Could Google’s Search Algorithm Affect the Election of the Next US President?
Google is undoubtedly a powerful company and its search engine is the undisputed leader not just among search engines but among the many prominent forces on the Internet. Until now, Google.com is still the king of web traffic and is essentially the basis for search engine optimization efforts. When Google announces updates or changes, the SEO and web marketing communities are shaken. However, Google’s influence appears to go beyond the web as one study released last week found that Google’s search algorithm may decide the results of the upcoming US presidential elections.
Search Engine Manipulation Effect (SEME)
The paper was published on the Proceedings of the National Academy of Sciences of the United States of America, entitled “The Search Engine Manipulation Effect (SEME) and Its Possible Impact on the Outcomes of Elections.” The authors of the paper are Robert Epstein, a psychologist of the American Institute for Behavioral Research and Technology and Ronald E. Robertson, Associate Director of the American Institute for Behavioral Research and Technology.
The paper presents what can be considered as evidences of the ability of biased search rankings to affect the preferences of undecided voters. It highlights the “power and robustness of the search engine manipulation effect (SEME).” There are three main points being presented on the paper. These are as follows:
- The ability to biased search rankings to shift the choices of voters who are yet to make up their minds by 20% or more
- The “shift” can be higher in certain demographic categories
- The manipulative rankings on Google search engine results can be masked so that web users show no awareness of the manipulation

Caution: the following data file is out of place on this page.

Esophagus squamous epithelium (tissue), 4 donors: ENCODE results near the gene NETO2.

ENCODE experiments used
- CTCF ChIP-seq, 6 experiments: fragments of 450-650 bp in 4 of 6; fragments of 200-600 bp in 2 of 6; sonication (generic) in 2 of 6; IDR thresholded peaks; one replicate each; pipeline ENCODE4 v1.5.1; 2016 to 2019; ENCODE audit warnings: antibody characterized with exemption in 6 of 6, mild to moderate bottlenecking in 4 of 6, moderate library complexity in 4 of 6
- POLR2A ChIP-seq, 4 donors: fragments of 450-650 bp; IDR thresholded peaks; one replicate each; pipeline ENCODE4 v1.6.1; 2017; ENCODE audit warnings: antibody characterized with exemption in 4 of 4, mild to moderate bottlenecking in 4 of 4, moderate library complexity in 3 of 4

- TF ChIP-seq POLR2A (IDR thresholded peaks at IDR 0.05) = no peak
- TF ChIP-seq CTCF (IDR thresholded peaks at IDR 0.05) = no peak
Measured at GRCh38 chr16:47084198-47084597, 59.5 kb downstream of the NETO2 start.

According to the paper, it is possible to calculate the win margin under which the search engine manipulation effect might have an influence in an election outcome by knowing the number of undecided voters in a population who have access to the Internet and the number of these voters who can be influenced through SEME.
In an interview with Wired, Epstein said that based on win margins in national elections worldwide, Google’s search engine could shape the results of more than 25% of all national elections. This means that the way Google presents the information about the candidates being searched by voters can affect their votes. Google’s search algorithm can create a huge impact on the election of the next president of the United States or other countries where voters turn to the Internet for more information about their candidates.
The Study, Experiments
Initially, Epstein and Robertson did controlled simulations of the way Google search results affect voters. Mock voters (the study subjects) were granted access to information about the prime minister elections in Australia in 2010 and 2008, and then allowed to look for information about the candidates using a simulated search engine. This simulated search engine showed positive articles about one candidate to one group of mock voters, positive articles about another candidate to another set of mock voters, and random results to another group of mock voters (the control group).